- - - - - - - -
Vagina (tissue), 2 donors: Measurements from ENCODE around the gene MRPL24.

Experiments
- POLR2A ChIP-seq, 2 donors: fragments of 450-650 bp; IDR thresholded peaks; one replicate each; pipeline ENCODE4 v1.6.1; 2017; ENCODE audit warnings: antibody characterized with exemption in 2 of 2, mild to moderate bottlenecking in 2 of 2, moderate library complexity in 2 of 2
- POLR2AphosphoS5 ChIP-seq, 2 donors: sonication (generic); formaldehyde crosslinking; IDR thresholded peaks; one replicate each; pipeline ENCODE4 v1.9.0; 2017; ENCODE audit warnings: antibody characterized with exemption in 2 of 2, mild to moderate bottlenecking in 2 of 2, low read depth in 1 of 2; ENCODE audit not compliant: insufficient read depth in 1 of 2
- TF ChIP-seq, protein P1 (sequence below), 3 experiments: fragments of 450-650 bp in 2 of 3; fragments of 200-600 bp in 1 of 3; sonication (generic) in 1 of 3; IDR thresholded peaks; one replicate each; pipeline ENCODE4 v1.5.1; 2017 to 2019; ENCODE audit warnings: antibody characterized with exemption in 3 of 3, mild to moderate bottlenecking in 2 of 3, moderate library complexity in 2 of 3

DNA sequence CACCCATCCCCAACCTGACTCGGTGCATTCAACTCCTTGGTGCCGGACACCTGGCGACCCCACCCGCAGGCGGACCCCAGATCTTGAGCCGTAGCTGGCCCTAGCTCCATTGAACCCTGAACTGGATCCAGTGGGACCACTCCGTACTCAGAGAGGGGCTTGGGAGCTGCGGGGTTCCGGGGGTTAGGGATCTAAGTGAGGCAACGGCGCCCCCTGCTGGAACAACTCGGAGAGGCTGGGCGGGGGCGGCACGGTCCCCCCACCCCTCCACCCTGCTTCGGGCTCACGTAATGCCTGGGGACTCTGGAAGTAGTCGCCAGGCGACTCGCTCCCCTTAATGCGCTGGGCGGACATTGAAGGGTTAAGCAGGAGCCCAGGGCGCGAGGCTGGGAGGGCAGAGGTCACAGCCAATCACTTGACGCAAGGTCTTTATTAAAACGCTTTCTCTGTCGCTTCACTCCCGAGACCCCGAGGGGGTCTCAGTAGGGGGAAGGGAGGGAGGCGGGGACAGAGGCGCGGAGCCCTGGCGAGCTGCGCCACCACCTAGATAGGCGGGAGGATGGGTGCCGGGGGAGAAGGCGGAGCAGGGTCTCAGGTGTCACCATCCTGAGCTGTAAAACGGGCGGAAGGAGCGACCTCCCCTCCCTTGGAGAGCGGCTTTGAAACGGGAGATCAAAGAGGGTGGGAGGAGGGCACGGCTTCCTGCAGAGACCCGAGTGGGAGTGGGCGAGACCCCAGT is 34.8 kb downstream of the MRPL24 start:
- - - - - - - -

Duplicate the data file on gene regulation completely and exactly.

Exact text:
Vagina (tissue), 2 donors: Measurements from ENCODE around the gene MRPL24.

Experiments
- POLR2A ChIP-seq, 2 donors: fragments of 450-650 bp; IDR thresholded peaks; one replicate each; pipeline ENCODE4 v1.6.1; 2017; ENCODE audit warnings: antibody characterized with exemption in 2 of 2, mild to moderate bottlenecking in 2 of 2, moderate library complexity in 2 of 2
- POLR2AphosphoS5 ChIP-seq, 2 donors: sonication (generic); formaldehyde crosslinking; IDR thresholded peaks; one replicate each; pipeline ENCODE4 v1.9.0; 2017; ENCODE audit warnings: antibody characterized with exemption in 2 of 2, mild to moderate bottlenecking in 2 of 2, low read depth in 1 of 2; ENCODE audit not compliant: insufficient read depth in 1 of 2
- TF ChIP-seq, protein P1 (sequence below), 3 experiments: fragments of 450-650 bp in 2 of 3; fragments of 200-600 bp in 1 of 3; sonication (generic) in 1 of 3; IDR thresholded peaks; one replicate each; pipeline ENCODE4 v1.5.1; 2017 to 2019; ENCODE audit warnings: antibody characterized with exemption in 3 of 3, mild to moderate bottlenecking in 2 of 3, moderate library complexity in 2 of 3

DNA sequence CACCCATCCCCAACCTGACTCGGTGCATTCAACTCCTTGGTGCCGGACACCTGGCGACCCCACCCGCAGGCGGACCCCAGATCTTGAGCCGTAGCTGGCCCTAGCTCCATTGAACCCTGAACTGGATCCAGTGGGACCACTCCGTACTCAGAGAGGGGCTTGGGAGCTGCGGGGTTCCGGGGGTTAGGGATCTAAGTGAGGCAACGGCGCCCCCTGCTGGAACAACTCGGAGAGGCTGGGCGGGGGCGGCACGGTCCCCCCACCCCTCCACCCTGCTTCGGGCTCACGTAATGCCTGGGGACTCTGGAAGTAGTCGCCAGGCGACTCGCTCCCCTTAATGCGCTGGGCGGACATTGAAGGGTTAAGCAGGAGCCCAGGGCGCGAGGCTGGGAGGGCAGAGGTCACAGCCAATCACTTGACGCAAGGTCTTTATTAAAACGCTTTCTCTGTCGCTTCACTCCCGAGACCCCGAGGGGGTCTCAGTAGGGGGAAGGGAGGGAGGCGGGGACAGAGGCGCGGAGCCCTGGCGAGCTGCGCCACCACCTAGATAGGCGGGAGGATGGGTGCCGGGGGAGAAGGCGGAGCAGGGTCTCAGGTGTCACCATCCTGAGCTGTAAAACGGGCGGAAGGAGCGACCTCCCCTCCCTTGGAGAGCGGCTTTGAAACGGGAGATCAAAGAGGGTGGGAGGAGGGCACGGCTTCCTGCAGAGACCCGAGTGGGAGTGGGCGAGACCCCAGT is 34.8 kb downstream of the MRPL24 start: